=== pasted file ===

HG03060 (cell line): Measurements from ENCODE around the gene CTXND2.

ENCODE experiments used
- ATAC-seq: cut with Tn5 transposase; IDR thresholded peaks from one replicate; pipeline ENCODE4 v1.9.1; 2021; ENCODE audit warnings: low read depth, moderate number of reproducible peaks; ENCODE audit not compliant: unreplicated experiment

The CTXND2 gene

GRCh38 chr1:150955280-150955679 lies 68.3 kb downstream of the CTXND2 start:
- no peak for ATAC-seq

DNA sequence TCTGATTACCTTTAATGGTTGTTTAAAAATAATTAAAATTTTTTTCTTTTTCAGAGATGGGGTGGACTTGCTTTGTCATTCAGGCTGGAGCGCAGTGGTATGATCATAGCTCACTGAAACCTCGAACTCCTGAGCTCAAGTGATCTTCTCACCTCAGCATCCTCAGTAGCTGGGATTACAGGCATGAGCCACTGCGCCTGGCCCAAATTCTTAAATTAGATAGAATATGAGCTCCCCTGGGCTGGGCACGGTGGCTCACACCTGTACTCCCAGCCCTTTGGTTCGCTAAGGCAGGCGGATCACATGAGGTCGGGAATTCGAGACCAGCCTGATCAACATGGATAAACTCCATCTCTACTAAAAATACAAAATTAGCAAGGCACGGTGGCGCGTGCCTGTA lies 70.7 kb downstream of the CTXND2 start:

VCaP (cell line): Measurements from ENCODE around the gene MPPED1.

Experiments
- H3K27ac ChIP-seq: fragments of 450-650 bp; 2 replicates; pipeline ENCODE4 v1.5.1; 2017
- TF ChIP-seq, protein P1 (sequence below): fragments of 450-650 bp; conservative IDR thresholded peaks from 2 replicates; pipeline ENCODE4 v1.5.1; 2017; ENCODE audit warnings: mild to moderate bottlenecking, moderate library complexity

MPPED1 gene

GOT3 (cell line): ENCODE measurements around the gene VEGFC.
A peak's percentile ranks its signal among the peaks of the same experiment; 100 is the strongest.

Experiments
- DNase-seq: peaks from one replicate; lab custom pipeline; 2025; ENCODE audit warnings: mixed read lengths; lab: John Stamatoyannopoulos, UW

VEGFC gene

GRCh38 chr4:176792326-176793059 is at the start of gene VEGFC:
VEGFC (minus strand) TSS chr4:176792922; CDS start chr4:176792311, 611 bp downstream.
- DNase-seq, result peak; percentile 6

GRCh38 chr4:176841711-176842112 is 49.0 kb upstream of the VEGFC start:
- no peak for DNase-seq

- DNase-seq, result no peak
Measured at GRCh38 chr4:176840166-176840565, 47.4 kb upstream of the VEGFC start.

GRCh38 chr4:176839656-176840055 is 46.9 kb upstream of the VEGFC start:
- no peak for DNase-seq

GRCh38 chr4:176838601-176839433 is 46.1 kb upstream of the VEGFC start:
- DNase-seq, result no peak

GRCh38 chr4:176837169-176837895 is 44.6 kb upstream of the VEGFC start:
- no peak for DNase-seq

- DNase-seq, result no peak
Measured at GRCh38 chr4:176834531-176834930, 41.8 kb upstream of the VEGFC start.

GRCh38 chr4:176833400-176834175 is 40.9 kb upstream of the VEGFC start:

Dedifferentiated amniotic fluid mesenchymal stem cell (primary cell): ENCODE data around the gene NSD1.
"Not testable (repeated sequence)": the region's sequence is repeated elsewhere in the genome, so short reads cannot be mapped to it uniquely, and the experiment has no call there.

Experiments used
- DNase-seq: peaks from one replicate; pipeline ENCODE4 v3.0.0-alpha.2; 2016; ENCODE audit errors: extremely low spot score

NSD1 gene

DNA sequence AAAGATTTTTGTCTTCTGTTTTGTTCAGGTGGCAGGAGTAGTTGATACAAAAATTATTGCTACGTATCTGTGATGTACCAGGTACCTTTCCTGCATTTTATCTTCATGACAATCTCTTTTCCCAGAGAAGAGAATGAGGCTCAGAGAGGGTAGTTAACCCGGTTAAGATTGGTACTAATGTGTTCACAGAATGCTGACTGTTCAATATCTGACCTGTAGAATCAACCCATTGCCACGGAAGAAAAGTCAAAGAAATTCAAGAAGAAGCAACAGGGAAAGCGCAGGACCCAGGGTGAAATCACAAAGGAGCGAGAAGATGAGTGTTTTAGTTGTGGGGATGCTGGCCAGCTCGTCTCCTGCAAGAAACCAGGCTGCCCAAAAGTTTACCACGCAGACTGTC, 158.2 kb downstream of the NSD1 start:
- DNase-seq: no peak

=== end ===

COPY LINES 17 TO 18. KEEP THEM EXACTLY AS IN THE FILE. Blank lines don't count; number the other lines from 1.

VEGFC gene

GRCh38 chr4:176792326-176793059 is at the start of gene VEGFC: